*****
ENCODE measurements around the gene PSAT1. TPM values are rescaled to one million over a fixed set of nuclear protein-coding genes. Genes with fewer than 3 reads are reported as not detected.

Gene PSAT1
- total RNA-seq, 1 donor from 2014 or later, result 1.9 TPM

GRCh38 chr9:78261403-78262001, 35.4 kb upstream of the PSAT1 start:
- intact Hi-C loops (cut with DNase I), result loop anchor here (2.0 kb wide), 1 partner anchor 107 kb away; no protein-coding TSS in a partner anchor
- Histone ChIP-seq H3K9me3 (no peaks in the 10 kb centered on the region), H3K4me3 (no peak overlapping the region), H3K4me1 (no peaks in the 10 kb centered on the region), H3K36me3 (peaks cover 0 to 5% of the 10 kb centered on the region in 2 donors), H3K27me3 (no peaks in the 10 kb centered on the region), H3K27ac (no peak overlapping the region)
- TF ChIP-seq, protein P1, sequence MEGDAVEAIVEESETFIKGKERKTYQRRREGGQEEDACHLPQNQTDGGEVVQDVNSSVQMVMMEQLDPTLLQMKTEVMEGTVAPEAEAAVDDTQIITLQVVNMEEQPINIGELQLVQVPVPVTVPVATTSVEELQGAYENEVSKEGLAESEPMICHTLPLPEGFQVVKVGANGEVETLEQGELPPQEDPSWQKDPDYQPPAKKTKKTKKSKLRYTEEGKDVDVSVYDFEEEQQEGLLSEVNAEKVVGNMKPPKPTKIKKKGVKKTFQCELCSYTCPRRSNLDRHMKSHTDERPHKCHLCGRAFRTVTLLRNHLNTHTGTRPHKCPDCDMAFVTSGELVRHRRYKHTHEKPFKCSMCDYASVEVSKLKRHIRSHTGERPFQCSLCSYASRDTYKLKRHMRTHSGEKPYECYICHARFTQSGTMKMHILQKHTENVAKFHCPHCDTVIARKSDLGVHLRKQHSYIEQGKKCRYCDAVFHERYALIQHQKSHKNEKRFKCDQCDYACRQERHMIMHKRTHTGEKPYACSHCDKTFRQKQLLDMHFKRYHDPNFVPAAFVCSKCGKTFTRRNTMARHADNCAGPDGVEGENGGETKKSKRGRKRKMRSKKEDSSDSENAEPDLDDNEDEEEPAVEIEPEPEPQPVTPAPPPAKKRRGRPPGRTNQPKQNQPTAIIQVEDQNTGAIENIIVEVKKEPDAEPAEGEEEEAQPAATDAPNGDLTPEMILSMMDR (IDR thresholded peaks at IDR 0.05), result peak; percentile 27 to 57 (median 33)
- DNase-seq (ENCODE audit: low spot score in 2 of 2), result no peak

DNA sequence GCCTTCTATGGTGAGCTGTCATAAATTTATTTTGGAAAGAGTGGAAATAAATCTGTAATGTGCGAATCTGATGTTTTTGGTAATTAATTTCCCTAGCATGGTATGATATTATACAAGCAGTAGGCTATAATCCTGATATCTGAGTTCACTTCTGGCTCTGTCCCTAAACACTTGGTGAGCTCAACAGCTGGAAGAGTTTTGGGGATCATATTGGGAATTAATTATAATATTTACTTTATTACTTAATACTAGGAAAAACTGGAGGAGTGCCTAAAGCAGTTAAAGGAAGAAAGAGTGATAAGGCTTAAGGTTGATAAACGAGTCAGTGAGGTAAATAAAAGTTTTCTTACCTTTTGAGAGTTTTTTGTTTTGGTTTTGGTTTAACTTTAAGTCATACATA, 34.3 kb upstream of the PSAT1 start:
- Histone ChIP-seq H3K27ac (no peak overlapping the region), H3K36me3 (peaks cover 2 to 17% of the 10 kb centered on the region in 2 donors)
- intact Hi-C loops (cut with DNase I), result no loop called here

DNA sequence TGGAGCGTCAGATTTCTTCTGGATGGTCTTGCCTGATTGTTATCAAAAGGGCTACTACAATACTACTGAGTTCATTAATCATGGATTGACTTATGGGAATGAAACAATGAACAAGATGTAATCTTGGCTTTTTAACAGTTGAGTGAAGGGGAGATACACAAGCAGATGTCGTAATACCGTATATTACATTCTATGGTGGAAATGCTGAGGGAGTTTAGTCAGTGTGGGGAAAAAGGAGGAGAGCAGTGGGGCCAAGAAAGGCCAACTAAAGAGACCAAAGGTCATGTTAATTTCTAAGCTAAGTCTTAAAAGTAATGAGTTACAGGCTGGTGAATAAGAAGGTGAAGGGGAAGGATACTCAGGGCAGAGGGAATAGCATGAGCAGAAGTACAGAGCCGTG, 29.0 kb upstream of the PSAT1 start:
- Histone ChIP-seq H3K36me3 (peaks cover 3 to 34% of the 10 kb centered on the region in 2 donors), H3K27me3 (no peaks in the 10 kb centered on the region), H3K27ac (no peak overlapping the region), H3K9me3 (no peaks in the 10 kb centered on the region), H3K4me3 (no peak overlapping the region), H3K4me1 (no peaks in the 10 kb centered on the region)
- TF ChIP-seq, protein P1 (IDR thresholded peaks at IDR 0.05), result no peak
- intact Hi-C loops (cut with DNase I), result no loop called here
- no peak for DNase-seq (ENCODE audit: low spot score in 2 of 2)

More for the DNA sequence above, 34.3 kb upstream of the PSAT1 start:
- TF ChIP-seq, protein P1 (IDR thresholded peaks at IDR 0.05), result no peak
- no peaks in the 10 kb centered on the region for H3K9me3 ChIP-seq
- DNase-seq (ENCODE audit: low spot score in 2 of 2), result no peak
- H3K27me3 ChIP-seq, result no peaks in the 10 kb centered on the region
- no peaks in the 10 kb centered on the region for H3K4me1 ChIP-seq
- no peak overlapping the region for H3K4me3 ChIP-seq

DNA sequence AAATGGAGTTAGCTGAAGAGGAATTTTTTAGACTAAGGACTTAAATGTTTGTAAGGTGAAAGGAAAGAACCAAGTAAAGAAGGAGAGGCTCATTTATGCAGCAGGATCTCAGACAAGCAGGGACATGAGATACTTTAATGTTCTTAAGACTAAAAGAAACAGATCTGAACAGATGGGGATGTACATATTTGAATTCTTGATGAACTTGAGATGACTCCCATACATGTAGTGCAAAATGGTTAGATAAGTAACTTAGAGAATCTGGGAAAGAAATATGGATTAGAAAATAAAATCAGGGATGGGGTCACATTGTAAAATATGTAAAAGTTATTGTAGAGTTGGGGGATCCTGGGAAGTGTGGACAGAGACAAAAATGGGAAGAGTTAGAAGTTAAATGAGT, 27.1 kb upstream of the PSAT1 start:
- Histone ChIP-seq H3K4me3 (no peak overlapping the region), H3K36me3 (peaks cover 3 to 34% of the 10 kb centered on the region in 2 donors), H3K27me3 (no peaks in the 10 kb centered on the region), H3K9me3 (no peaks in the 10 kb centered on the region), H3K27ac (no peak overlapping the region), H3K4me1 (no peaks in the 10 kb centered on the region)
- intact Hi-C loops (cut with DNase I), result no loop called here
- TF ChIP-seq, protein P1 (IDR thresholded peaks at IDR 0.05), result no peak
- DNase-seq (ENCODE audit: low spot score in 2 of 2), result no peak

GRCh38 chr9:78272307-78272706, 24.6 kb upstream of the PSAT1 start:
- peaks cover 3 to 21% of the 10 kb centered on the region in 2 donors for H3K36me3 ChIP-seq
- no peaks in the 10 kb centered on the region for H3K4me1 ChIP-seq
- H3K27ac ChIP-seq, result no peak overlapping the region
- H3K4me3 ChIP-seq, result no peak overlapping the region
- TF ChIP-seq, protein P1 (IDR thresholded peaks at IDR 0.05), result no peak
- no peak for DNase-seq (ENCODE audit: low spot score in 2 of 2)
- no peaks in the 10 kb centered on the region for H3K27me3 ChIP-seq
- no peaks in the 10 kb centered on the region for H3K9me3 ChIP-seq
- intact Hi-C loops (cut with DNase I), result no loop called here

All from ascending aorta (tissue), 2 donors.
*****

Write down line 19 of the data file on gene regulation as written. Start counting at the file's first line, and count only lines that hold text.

- no peaks in the 10 kb centered on the region for H3K9me3 ChIP-seq